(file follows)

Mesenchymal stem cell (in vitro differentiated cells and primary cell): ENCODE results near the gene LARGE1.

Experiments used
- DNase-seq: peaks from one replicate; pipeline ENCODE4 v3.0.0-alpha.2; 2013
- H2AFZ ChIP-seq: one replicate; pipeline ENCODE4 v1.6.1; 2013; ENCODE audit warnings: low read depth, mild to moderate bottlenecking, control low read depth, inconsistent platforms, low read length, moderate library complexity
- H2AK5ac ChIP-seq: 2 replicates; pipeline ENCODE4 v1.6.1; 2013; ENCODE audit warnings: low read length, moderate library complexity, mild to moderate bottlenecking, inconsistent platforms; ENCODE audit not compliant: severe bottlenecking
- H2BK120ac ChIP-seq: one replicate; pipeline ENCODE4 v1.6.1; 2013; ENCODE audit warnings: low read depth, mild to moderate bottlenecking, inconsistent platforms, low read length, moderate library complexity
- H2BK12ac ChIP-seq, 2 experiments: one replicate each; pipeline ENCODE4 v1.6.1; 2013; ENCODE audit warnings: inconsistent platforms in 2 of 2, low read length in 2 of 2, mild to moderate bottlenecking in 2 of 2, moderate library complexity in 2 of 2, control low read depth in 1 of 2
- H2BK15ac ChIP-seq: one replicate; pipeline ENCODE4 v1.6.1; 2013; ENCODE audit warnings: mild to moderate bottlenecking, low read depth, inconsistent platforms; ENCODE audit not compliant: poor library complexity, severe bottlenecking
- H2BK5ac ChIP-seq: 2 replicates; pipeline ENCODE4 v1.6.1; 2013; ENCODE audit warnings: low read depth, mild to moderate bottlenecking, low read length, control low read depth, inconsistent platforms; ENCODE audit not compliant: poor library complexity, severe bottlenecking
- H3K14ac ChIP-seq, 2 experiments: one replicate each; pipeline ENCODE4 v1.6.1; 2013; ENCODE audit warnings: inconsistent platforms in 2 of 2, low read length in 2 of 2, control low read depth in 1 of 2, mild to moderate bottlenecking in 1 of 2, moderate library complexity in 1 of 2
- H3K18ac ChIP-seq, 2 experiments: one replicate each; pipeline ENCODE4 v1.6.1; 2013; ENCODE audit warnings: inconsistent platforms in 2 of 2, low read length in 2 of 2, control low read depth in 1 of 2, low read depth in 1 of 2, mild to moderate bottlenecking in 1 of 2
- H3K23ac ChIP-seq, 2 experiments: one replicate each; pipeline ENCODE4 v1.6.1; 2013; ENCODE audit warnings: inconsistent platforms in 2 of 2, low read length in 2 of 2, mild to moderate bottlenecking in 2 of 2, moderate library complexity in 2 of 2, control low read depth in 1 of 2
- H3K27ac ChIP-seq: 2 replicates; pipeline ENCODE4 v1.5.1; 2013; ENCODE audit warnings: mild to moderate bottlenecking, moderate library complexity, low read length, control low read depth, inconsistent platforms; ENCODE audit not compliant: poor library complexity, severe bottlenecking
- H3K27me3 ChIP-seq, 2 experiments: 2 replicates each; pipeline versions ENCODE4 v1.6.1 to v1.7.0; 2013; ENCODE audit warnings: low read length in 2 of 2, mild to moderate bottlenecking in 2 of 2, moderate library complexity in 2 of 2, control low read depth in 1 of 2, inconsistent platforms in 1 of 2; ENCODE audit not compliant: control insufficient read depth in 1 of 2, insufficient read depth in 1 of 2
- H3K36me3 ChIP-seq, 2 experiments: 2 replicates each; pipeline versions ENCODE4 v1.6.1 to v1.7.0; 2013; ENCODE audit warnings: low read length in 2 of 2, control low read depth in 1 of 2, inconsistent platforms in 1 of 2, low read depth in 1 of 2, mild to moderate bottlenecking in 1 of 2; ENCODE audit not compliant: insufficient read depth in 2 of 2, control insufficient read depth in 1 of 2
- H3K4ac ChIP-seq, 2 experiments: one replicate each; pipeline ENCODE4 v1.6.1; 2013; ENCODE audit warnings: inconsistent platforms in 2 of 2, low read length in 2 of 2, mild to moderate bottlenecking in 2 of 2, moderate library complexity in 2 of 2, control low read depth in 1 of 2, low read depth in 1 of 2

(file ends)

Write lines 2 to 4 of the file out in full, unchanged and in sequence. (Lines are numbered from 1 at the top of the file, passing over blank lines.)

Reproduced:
Experiments used
- DNase-seq: peaks from one replicate; pipeline ENCODE4 v3.0.0-alpha.2; 2013
- H2AFZ ChIP-seq: one replicate; pipeline ENCODE4 v1.6.1; 2013; ENCODE audit warnings: low read depth, mild to moderate bottlenecking, control low read depth, inconsistent platforms, low read length, moderate library complexity